Three examples of an Indian Solidarity Economy:

In this section of our website, we will discuss three different approaches to tackling India's class, gender and ecological conflicts. The Self-Employed Women's Associated seeks to establish alternative systems to help women achevie full and fair employment within India's capitalist system. Action India aims to restructure India's social hierarchy by targeting the reconstruction of social norms through political and economic action. Navdanya seeks to completely transform the social, political and economic structure that exists outside of a capitalist system. For the purposes of this project, we have chosen to examine India's solidarity economy through an anti-class/caste, feminist and ecological lens.


What is a Solidarity Economy:

 “Solidarity economy is a new conception of economic life which flows out of values of sharing, ecological sustainability, mutual support, and economic democracy.   This type of economy advocates socially responsible decision-making byconsumers, workers, managers, entrepreneurs, and investors – that is, making decisions that are good both for the decision-maker AND for others and society at large…A growing “solidarity economy” movement seeks to make visible, support and network the new economics which is emerging from the transformative processes” (Matthaei 22).

Matthaei, Julie and Barbara Brandt. "The Transformative Moment: Part II." From Richard Westra, ed. The Political Economy of the Present and Possible Global Future(s). (New York: Anthem Press, 2009), 22.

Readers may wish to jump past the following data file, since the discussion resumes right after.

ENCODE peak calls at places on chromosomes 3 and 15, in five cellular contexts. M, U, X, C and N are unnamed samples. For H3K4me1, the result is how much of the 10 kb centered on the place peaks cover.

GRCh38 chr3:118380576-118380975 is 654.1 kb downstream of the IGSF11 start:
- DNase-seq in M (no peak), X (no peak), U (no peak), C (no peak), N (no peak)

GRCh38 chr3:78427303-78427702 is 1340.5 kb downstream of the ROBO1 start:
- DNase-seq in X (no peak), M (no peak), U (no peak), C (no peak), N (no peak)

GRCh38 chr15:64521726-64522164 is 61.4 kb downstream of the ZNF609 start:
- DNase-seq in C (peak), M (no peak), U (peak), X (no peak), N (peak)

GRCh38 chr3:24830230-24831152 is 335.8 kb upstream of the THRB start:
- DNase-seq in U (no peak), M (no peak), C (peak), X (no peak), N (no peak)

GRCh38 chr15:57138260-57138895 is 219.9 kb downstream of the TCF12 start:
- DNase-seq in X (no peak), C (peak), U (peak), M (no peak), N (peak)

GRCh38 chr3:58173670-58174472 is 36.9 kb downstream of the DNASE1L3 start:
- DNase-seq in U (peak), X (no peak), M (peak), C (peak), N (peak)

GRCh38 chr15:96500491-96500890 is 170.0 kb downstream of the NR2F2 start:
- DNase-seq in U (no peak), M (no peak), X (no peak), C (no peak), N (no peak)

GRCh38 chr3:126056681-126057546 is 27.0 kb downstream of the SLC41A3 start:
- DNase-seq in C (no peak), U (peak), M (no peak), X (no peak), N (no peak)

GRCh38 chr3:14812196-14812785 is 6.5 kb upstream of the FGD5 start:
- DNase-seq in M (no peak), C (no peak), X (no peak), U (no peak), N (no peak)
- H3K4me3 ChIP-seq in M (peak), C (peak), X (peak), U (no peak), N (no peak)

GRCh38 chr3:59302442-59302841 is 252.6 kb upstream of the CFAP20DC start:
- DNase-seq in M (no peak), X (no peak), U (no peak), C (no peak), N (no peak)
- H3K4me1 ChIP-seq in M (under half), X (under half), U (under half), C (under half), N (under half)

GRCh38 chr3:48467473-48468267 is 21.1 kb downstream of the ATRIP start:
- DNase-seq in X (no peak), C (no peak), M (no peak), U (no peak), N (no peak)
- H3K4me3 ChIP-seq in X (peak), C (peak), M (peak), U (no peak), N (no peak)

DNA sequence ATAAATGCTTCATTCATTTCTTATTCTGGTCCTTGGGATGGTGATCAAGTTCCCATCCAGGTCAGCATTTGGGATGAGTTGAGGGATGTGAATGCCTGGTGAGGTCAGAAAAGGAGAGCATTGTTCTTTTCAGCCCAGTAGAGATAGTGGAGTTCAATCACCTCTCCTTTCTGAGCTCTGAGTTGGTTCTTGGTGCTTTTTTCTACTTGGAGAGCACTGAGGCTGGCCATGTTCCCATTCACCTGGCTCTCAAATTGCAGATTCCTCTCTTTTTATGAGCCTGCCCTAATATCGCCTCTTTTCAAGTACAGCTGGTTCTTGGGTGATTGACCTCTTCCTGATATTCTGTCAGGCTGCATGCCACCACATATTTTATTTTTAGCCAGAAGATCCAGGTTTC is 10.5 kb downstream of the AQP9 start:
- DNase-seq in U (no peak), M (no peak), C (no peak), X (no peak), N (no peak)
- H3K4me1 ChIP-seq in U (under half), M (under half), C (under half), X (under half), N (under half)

Solidarity Economy in India:

Many ideas central to the solidarity economy are Gandhian in origin.  Therefore India is a fascinating place to examine solidarity economies and their transformative effects on Indian society.  The Gandhian legacy can be seen in India’s modern solidarity movement.  Part of India’s solidarity economy movement has been infusing society with their own cultural values after decades of capitalist imperialism.  The solidarity economy in India has been inventing interesting ways to express homegrown ideals and combat the hierarchical polarization paradigm



Think Globally, Act Locally

created by: Amy, Nirali, Maria, Maysa
purpose: Political Economy of Gender, Race and Class, midterm project, spring 2011
provider: Julie Matthaei
date created: 3/3/2010
Last Modified: 5/3/2010